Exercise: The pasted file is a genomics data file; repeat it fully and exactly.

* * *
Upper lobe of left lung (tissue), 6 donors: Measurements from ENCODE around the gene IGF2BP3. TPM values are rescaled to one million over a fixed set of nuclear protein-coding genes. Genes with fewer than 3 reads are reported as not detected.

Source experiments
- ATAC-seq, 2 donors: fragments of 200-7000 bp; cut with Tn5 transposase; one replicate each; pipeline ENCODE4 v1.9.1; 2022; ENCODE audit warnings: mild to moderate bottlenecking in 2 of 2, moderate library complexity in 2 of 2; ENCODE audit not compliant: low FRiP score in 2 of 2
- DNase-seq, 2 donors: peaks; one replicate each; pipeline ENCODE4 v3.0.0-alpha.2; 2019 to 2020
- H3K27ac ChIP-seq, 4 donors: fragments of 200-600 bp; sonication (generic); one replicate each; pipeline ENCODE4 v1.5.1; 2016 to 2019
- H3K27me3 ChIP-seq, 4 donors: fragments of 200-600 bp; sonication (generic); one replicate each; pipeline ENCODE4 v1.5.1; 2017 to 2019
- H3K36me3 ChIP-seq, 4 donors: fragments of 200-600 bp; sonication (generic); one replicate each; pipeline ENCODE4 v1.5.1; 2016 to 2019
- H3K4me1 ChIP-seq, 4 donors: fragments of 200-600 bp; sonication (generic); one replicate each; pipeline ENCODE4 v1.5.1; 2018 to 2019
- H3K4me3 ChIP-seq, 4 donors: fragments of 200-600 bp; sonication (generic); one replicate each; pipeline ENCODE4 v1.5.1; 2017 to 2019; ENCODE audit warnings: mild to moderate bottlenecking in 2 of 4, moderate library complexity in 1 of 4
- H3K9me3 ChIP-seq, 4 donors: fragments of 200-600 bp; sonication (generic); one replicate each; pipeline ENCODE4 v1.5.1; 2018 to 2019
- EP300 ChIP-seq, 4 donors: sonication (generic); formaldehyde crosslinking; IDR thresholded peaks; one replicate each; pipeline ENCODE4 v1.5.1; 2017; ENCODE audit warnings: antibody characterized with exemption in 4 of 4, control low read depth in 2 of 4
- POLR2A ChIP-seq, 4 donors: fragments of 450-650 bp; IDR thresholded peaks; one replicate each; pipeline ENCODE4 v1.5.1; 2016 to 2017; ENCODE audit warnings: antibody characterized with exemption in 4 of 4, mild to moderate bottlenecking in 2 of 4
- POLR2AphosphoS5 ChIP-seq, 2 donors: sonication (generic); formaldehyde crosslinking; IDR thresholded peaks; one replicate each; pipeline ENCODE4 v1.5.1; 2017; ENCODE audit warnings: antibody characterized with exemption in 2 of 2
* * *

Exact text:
Upper lobe of left lung (tissue), 6 donors: Measurements from ENCODE around the gene IGF2BP3. TPM values are rescaled to one million over a fixed set of nuclear protein-coding genes. Genes with fewer than 3 reads are reported as not detected.

Source experiments
- ATAC-seq, 2 donors: fragments of 200-7000 bp; cut with Tn5 transposase; one replicate each; pipeline ENCODE4 v1.9.1; 2022; ENCODE audit warnings: mild to moderate bottlenecking in 2 of 2, moderate library complexity in 2 of 2; ENCODE audit not compliant: low FRiP score in 2 of 2
- DNase-seq, 2 donors: peaks; one replicate each; pipeline ENCODE4 v3.0.0-alpha.2; 2019 to 2020
- H3K27ac ChIP-seq, 4 donors: fragments of 200-600 bp; sonication (generic); one replicate each; pipeline ENCODE4 v1.5.1; 2016 to 2019
- H3K27me3 ChIP-seq, 4 donors: fragments of 200-600 bp; sonication (generic); one replicate each; pipeline ENCODE4 v1.5.1; 2017 to 2019
- H3K36me3 ChIP-seq, 4 donors: fragments of 200-600 bp; sonication (generic); one replicate each; pipeline ENCODE4 v1.5.1; 2016 to 2019
- H3K4me1 ChIP-seq, 4 donors: fragments of 200-600 bp; sonication (generic); one replicate each; pipeline ENCODE4 v1.5.1; 2018 to 2019
- H3K4me3 ChIP-seq, 4 donors: fragments of 200-600 bp; sonication (generic); one replicate each; pipeline ENCODE4 v1.5.1; 2017 to 2019; ENCODE audit warnings: mild to moderate bottlenecking in 2 of 4, moderate library complexity in 1 of 4
- H3K9me3 ChIP-seq, 4 donors: fragments of 200-600 bp; sonication (generic); one replicate each; pipeline ENCODE4 v1.5.1; 2018 to 2019
- EP300 ChIP-seq, 4 donors: sonication (generic); formaldehyde crosslinking; IDR thresholded peaks; one replicate each; pipeline ENCODE4 v1.5.1; 2017; ENCODE audit warnings: antibody characterized with exemption in 4 of 4, control low read depth in 2 of 4
- POLR2A ChIP-seq, 4 donors: fragments of 450-650 bp; IDR thresholded peaks; one replicate each; pipeline ENCODE4 v1.5.1; 2016 to 2017; ENCODE audit warnings: antibody characterized with exemption in 4 of 4, mild to moderate bottlenecking in 2 of 4
- POLR2AphosphoS5 ChIP-seq, 2 donors: sonication (generic); formaldehyde crosslinking; IDR thresholded peaks; one replicate each; pipeline ENCODE4 v1.5.1; 2017; ENCODE audit warnings: antibody characterized with exemption in 2 of 2